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California Rescue Groups: Know Your Rights
What a recent court ruling means for your right to save dogs from shelters
In light of the recent decision by the California Court of Appeal clarifying California law on the obligations of municipal shelters to release dogs to animal rescue organizations, I want to apprise the rescue community of their rights.
California shelters have a mandatory duty to release any dog upon request to a qualifying non-profit rescue organization except in three specific circumstances:
The dog is irremediably suffering from severe illness or severe physical injury;
The dog is a newborn, needs maternal care, and has been impounded without his mother;
The dog has a documented history of “vicious” or dangerous behavior recorded by the agency charged with enforcing state and local animal laws before the animal was impounded.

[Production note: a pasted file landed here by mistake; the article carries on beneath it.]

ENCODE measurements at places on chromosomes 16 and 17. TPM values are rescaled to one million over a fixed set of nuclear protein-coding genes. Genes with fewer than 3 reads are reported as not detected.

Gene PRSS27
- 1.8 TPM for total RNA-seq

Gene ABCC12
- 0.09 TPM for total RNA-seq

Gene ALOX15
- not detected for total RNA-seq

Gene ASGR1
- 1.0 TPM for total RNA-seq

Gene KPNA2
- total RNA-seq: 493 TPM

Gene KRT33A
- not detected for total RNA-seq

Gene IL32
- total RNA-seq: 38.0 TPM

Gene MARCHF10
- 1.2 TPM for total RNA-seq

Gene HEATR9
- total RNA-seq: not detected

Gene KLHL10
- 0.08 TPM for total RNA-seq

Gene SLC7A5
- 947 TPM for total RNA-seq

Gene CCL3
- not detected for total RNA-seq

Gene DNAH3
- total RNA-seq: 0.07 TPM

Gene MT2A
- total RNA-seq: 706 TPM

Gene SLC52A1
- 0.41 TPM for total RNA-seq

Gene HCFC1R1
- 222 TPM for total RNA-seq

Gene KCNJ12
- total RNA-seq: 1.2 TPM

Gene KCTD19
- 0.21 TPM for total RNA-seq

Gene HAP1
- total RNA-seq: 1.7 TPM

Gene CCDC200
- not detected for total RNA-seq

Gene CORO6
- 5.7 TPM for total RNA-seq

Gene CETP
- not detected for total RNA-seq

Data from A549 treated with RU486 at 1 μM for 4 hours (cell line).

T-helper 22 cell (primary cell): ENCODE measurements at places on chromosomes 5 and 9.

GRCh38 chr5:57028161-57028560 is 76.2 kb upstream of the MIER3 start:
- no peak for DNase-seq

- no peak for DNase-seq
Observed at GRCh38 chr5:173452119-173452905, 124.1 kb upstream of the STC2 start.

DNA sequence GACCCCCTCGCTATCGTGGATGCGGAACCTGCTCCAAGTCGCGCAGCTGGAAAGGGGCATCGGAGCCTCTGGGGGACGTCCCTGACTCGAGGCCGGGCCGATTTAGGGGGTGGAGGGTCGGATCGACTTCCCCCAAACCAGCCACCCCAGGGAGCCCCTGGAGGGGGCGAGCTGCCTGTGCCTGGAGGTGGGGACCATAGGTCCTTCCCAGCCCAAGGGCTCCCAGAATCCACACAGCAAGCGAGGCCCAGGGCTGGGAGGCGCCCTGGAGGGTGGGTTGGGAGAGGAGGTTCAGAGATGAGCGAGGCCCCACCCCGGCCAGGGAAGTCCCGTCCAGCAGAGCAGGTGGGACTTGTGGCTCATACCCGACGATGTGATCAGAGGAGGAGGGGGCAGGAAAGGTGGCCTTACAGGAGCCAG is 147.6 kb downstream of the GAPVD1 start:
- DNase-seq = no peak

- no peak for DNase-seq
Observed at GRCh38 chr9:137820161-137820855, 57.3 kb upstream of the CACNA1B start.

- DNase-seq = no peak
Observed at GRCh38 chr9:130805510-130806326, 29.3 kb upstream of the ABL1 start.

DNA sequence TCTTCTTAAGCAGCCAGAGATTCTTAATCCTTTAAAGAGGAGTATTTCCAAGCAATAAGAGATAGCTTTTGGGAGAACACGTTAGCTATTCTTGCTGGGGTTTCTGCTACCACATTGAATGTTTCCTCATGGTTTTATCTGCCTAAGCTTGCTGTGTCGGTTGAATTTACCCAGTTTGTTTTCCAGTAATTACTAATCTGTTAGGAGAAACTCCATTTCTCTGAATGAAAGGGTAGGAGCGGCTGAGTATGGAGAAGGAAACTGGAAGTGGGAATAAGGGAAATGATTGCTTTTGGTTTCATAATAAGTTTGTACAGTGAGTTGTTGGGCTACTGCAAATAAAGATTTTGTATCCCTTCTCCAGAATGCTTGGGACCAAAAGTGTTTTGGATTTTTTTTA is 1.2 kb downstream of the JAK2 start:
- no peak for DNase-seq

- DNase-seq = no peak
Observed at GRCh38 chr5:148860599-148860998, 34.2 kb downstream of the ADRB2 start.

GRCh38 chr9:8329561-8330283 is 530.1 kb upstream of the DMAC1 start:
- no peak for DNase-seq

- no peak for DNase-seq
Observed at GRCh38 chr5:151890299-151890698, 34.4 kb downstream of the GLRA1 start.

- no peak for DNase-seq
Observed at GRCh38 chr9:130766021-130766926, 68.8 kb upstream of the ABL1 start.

In other words, the Court of Appeal decision explicitly prohibits California shelters from refusing to release dogs based on temperament testing or that they classify as having “behavior” issues or as being “unadoptable” or “untreatable.”
Once your organization is qualified as a rescue partner, the shelter can no longer refuse to release dogs to you unless they fall within one of the three specific exceptions listed above.
The case is Santa Paula Animal Rescue Center, Inc. & Lucky Pup Dog Rescue v. County of Los Angeles, Case No. B318954 (Sept. 18, 2023). The decision will become final on October 18, and barring California Supreme Court review, all California shelters will have to comply.
For more information or a copy of the Court’s opinion, please contact The No Kill Advocacy Center.
Sullivan & Triggs, LLP